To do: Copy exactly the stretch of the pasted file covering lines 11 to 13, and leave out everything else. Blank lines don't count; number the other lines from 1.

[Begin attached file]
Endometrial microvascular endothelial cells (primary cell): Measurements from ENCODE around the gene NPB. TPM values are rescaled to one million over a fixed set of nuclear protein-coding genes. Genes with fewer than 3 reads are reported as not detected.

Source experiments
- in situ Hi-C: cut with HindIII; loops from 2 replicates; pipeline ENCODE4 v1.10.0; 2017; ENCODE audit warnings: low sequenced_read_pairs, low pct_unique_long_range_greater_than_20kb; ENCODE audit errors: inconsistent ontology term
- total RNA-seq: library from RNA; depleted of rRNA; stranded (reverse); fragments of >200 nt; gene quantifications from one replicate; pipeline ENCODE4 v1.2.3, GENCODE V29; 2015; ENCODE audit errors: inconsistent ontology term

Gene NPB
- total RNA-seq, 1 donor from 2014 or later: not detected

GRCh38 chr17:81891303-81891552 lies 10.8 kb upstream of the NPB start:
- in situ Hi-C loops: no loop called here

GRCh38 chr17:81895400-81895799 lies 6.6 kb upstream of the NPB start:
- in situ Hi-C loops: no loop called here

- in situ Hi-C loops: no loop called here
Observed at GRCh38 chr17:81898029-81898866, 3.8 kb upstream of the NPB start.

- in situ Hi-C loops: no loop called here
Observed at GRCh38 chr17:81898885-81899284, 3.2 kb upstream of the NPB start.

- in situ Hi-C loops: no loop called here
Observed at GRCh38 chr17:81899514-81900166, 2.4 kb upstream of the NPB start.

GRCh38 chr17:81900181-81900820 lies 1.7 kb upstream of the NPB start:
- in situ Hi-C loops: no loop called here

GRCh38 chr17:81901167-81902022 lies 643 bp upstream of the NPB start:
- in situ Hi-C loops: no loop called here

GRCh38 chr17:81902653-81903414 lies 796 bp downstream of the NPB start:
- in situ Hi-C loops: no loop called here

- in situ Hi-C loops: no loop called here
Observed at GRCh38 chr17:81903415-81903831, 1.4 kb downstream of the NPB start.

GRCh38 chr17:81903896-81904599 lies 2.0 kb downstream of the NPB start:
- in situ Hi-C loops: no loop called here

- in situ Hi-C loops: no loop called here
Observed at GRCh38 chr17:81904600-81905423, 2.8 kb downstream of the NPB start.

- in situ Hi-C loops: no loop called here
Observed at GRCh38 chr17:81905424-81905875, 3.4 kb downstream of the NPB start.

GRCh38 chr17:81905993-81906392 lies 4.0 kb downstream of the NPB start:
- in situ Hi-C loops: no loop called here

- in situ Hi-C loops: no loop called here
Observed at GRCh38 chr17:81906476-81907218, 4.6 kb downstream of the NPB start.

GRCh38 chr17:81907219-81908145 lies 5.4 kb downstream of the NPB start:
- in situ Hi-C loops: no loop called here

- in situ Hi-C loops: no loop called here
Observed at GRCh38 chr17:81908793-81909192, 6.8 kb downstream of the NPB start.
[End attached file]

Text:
- in situ Hi-C loops: no loop called here
Observed at GRCh38 chr17:81898029-81898866, 3.8 kb upstream of the NPB start.

- in situ Hi-C loops: no loop called here